Scotty Brand - Jennifer Marshall from Peter Marshall & Co with Scottish cherries

Grower Jennifer Marshall

Scotty Brand has added Scottish cherries to its seasonal berries range for the first time.

The Albert Bartlett-owned brand has secured a listing with Asda, which will see 200g punnets of the fruit stocked in Asda stores across Scotland. The move comes after Scotty Brand growers enjoyed a rise in homegrown production and good growing conditions.

More than 25,000 packs of Scottish cherries have been grown for Scotty Brand by Peter Marshall & Co at West Jordanstone Farm and Muirton Farm, close to Alyth, Perthshire. The sweet juicy cherries are described as ideal for snacking and adding to desserts and cakes, and will be on sale in 56 of Asda’s Scottish stores.

The warm spring has given a significant filip to the domestic cherry season, with trade body Love Fresh Cherries reporting that the UK could expect a strong British cherry harvest, following a similarly successful crop in 2019.

The Scotty Brand Scottish cherries are grown on the Marshall’s family farm, which is run by Rowan and Jennifer Marshall and who have been growing the fruit since 2012. The farm has been in the family for four generations and the fertile lands of Perthshire combined with the long summer days in Scotland are said to be perfect for growing cherries. It also means the Scottish growing season is later than the English season and fills a gap in the cherry-growing world market.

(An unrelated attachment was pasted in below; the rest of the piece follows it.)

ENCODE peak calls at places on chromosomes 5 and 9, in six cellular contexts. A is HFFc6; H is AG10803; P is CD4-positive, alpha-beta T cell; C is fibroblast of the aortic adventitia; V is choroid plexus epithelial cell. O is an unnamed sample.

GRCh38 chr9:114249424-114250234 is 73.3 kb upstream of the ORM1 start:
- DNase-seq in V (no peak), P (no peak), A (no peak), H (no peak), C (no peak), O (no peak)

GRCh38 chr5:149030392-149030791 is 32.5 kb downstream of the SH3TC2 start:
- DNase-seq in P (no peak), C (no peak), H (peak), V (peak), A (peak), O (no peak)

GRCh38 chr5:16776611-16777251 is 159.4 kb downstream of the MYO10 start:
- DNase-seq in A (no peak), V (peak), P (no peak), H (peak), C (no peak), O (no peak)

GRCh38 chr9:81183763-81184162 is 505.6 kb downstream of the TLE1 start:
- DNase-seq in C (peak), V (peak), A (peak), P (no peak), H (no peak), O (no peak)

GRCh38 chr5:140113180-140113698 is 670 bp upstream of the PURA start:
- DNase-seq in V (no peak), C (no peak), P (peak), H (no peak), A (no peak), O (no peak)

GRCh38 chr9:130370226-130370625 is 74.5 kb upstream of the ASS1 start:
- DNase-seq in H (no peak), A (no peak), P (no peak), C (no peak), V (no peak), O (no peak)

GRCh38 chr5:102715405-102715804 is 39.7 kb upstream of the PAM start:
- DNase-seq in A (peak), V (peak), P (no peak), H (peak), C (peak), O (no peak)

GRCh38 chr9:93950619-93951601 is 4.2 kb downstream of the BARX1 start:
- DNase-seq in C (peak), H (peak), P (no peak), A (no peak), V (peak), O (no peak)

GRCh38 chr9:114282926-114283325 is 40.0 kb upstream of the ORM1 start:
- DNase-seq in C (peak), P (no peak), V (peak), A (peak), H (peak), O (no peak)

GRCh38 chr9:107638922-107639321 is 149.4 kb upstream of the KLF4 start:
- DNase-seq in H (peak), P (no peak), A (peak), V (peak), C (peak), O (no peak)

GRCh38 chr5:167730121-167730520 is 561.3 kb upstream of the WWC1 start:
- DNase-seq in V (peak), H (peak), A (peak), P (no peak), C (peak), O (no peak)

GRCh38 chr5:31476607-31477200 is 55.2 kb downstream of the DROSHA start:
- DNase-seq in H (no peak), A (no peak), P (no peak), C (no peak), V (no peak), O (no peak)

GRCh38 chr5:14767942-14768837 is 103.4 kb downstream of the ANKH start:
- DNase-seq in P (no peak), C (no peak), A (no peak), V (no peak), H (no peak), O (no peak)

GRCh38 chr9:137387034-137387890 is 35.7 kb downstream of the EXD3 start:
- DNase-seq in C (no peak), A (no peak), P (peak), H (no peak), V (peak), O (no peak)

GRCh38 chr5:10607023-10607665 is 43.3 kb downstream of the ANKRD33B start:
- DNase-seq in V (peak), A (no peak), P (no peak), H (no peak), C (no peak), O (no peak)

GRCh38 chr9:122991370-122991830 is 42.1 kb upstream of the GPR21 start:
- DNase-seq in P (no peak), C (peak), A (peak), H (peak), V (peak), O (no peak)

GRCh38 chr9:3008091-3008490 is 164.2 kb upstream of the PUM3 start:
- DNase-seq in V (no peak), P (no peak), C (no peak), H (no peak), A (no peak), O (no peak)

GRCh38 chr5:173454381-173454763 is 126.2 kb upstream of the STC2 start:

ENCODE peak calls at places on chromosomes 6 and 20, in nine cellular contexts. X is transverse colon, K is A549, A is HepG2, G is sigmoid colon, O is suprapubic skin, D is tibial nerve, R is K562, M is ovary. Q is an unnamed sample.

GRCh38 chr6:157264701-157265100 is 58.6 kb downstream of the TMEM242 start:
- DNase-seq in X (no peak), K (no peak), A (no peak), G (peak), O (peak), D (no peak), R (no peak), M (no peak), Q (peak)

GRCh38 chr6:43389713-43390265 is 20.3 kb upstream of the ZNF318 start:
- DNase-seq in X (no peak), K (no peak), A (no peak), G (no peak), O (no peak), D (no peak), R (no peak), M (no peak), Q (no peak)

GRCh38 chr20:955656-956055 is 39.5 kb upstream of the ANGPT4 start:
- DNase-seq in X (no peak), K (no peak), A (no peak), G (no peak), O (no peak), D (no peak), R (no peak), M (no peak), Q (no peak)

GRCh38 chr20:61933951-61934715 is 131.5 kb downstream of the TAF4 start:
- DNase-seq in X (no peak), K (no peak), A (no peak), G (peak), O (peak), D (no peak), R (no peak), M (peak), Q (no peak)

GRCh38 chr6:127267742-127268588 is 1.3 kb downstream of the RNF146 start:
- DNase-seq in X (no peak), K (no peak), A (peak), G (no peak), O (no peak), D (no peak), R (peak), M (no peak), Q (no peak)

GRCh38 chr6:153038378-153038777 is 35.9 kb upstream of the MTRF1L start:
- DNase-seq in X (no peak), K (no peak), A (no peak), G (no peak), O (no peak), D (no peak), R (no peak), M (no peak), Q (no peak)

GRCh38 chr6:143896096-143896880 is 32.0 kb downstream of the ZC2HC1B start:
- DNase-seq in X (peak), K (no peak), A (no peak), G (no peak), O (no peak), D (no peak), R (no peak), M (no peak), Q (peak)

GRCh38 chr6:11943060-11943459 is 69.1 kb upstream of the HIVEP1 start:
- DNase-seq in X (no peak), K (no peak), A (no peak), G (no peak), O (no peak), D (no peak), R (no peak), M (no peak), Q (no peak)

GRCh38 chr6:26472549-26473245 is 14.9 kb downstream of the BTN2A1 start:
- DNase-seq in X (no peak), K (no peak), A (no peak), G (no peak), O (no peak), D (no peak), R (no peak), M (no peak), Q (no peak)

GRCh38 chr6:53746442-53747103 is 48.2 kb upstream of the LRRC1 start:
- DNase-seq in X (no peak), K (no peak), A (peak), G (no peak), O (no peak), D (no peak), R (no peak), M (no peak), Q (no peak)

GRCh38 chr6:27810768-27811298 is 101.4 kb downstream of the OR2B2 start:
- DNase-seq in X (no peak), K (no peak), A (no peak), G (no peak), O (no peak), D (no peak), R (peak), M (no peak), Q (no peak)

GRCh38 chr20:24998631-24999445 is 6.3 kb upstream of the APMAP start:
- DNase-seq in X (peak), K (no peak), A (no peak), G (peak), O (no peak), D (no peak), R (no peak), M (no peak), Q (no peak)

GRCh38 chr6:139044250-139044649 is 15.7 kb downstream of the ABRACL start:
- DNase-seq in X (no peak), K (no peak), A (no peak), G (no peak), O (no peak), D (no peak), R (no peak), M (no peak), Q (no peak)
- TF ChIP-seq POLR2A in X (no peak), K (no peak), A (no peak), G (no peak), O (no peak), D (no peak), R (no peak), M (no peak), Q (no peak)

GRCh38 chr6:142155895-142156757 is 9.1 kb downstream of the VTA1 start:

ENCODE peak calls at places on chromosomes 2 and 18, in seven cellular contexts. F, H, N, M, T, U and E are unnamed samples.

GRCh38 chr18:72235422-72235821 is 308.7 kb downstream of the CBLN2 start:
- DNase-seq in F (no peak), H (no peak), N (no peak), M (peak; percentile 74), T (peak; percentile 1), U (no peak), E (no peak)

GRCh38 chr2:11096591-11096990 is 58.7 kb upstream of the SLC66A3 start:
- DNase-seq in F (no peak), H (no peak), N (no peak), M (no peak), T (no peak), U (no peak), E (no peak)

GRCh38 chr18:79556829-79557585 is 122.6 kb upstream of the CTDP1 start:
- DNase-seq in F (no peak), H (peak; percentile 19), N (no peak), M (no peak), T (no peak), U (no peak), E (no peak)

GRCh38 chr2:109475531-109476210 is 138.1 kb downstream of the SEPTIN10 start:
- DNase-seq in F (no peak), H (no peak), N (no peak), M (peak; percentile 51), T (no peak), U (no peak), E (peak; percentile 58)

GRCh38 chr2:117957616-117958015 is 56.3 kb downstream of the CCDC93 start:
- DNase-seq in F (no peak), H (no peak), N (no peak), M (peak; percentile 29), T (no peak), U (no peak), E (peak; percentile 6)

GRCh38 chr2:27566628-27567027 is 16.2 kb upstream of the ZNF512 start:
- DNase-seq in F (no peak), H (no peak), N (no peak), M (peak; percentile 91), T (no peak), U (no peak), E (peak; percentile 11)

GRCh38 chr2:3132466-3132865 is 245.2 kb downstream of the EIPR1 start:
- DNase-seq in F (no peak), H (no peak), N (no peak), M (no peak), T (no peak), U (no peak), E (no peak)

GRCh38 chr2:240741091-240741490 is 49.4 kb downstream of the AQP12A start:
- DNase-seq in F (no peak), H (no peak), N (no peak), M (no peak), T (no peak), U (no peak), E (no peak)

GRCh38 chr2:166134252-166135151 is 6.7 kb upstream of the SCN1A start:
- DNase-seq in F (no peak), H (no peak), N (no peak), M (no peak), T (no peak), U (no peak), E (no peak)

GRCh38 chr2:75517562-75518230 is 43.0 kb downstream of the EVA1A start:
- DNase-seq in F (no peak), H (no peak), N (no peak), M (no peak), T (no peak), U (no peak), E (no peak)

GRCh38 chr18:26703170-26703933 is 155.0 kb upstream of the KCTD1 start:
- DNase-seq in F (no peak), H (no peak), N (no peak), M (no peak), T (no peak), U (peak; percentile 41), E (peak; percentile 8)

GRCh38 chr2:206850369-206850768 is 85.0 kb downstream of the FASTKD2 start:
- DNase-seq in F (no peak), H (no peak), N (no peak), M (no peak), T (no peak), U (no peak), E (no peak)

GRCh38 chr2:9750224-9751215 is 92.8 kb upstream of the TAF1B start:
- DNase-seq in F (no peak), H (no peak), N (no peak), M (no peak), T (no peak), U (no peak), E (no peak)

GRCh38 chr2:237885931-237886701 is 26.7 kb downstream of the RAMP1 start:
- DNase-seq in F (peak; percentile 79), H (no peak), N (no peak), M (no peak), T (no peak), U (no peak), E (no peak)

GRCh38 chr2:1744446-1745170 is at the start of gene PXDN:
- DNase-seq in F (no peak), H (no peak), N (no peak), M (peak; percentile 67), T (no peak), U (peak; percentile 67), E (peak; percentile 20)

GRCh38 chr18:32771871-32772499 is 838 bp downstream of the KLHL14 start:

Michael Jarvis, head of marketing at Scotty Brand, said: “Scottish cherriesare renowned for being large, juicy and very tasty and we’re delighted to add them to our range for the first time and roll them out across Asda stores in Scotland.”

Rowan Marshall added: “Many people don’t think of cherries being grown in Scotland, but westarted growing them in Scotland eight years ago. It’s a real rising star of Scottish fruit growing as the season is perfectly timed to complement the global market. The slightly colder climate in Scotland means Scottish cherries are ready from late July, slightly later than the English season which usually finishes in August, and before other global cherry markets start to produce in great volumes.”